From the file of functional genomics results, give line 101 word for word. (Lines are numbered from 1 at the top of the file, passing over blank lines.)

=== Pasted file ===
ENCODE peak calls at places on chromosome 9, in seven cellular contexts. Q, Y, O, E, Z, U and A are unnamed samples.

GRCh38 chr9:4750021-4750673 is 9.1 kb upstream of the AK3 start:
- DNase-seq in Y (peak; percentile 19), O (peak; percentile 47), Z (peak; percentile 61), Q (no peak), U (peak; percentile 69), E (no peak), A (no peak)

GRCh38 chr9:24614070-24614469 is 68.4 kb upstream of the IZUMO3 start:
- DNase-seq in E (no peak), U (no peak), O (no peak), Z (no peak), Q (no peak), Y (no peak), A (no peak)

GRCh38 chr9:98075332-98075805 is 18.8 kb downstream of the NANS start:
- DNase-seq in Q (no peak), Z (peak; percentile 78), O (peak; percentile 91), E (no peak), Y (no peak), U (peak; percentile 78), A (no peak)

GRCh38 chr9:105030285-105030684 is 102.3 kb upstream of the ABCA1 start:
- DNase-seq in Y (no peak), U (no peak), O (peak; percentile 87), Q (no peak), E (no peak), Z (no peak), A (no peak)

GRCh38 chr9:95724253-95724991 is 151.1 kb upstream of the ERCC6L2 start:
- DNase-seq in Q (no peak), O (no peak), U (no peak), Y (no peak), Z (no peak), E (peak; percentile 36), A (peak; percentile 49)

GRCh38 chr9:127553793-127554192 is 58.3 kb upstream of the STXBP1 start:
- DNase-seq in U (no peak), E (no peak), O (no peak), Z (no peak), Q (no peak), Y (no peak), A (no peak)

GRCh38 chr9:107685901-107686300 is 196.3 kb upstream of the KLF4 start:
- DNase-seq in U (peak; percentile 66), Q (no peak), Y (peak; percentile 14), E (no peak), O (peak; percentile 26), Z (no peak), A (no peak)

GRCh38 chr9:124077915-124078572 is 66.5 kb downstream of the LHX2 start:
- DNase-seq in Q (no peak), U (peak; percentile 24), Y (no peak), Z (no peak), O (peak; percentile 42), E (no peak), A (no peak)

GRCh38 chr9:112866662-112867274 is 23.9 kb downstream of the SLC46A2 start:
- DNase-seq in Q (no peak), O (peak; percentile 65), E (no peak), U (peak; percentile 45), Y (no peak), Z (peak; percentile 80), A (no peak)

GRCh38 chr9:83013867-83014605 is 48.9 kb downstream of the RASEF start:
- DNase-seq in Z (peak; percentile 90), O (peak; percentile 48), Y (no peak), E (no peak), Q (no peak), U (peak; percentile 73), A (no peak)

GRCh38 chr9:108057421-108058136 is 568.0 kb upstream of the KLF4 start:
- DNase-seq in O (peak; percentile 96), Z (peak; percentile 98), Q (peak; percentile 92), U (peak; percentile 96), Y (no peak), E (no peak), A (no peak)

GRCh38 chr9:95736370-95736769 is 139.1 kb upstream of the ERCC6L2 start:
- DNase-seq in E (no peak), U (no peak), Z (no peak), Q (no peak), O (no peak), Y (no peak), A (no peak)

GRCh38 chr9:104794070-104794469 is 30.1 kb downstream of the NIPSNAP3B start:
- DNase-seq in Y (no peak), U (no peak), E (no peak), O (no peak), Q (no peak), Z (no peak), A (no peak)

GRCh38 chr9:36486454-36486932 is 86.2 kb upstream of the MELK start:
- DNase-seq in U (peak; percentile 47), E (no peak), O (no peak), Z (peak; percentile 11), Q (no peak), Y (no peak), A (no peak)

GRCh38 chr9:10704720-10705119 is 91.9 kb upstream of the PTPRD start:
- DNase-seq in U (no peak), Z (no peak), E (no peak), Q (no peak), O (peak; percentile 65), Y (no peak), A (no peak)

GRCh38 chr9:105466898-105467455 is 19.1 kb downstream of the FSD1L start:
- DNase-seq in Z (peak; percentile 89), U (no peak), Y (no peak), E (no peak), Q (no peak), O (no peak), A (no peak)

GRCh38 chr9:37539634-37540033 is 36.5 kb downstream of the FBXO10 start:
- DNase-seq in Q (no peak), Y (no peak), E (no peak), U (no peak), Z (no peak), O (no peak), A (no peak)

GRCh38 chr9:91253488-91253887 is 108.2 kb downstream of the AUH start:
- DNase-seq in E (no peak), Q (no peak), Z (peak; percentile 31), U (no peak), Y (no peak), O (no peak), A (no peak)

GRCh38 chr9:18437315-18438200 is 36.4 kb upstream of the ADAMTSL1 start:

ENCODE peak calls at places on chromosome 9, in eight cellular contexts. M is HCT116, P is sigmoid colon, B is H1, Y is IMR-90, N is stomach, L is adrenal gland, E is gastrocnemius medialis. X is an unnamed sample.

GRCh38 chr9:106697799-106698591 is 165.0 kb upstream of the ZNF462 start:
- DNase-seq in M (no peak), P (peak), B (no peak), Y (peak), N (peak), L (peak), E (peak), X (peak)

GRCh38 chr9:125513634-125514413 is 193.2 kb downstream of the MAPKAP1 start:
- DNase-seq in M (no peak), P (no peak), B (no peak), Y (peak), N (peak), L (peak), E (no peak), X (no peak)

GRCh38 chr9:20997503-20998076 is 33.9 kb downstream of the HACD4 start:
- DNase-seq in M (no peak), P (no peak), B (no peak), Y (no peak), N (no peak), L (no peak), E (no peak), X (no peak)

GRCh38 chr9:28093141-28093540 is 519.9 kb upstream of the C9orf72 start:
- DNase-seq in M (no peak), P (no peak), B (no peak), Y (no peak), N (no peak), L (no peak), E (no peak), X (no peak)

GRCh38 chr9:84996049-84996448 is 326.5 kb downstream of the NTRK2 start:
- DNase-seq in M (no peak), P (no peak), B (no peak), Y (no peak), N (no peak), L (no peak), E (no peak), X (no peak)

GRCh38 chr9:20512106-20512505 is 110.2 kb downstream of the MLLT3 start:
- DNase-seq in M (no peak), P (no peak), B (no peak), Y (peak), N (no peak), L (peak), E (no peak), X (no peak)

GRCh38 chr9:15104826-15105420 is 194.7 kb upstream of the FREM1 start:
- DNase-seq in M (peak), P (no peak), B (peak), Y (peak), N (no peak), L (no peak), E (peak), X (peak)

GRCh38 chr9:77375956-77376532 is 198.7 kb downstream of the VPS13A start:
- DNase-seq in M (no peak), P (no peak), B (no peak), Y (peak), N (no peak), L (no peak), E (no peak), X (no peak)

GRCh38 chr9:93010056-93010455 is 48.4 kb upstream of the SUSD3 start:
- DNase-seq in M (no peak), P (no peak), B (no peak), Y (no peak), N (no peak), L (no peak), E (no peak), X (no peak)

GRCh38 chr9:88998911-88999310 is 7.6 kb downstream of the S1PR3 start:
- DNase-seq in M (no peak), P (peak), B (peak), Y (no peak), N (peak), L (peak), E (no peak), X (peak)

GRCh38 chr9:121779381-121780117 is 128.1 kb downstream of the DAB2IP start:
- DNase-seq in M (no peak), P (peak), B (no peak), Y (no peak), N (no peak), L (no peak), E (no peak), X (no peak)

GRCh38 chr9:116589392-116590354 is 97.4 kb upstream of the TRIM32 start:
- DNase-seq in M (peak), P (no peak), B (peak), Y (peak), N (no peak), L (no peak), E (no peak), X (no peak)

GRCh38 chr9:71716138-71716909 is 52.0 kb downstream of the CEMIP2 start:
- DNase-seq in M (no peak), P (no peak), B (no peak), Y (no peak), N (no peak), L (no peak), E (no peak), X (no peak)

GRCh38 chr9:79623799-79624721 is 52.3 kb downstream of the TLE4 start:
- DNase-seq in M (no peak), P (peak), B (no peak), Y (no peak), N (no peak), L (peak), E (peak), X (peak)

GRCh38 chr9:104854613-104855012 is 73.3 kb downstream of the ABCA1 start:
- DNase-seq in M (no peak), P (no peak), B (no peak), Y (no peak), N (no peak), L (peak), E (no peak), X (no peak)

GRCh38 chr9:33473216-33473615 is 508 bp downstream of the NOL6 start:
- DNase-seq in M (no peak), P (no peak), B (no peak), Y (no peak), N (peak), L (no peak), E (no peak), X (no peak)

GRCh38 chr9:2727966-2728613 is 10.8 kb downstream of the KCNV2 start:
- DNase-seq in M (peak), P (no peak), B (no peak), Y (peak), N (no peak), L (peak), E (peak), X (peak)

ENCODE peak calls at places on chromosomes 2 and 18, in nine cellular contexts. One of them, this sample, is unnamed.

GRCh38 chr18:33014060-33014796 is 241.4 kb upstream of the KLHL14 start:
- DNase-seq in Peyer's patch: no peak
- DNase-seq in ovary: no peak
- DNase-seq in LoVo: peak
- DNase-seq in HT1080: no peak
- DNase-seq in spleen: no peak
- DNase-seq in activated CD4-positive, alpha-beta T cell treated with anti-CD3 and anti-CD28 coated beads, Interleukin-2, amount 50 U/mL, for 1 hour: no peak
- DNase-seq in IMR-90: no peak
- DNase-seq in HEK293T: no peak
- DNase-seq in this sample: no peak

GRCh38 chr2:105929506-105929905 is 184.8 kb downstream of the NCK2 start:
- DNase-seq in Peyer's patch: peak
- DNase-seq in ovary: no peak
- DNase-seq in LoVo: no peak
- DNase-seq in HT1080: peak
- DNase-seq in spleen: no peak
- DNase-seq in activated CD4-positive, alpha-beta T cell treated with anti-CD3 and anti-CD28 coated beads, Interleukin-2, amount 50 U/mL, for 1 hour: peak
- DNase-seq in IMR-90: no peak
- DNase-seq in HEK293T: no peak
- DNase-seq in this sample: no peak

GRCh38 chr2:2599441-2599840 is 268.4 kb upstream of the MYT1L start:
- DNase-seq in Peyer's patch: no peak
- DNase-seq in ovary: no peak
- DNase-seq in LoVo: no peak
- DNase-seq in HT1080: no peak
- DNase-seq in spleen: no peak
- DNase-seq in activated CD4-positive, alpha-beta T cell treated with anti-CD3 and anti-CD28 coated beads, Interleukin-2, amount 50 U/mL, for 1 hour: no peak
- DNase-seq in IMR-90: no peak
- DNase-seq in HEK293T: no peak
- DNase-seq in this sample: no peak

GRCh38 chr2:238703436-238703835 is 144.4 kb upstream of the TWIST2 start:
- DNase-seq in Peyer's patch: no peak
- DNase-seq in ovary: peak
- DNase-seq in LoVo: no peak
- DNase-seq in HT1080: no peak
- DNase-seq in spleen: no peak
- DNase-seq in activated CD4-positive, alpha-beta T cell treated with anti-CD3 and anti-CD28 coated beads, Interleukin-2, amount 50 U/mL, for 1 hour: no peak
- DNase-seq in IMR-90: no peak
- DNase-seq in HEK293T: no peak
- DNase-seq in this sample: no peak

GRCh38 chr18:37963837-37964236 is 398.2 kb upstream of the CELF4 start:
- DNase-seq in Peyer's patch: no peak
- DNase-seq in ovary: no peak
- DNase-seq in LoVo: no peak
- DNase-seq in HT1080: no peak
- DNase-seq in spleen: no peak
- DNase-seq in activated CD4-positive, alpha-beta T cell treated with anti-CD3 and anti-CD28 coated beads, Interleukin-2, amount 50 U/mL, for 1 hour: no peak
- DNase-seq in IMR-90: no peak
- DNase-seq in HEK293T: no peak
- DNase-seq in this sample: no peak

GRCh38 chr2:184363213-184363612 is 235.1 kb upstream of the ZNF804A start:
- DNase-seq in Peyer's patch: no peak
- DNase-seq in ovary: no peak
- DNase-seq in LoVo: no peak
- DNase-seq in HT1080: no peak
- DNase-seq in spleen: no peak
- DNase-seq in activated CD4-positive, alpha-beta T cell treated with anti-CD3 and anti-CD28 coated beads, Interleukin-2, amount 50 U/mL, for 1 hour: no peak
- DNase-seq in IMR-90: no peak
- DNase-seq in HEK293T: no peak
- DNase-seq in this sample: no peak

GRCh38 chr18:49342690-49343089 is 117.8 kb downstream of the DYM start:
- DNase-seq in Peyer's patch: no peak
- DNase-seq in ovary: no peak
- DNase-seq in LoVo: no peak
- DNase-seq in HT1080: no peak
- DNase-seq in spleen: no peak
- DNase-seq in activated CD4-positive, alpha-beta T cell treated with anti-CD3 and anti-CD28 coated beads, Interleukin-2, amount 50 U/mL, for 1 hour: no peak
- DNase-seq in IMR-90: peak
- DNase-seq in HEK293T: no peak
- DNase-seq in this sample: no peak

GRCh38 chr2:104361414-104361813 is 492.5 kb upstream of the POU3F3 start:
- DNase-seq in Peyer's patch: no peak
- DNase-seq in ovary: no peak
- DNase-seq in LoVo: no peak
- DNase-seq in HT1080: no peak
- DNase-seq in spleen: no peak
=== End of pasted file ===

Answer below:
- DNase-seq in activated CD4-positive, alpha-beta T cell treated with anti-CD3 and anti-CD28 coated beads, Interleukin-2, amount 50 U/mL, for 1 hour: no peak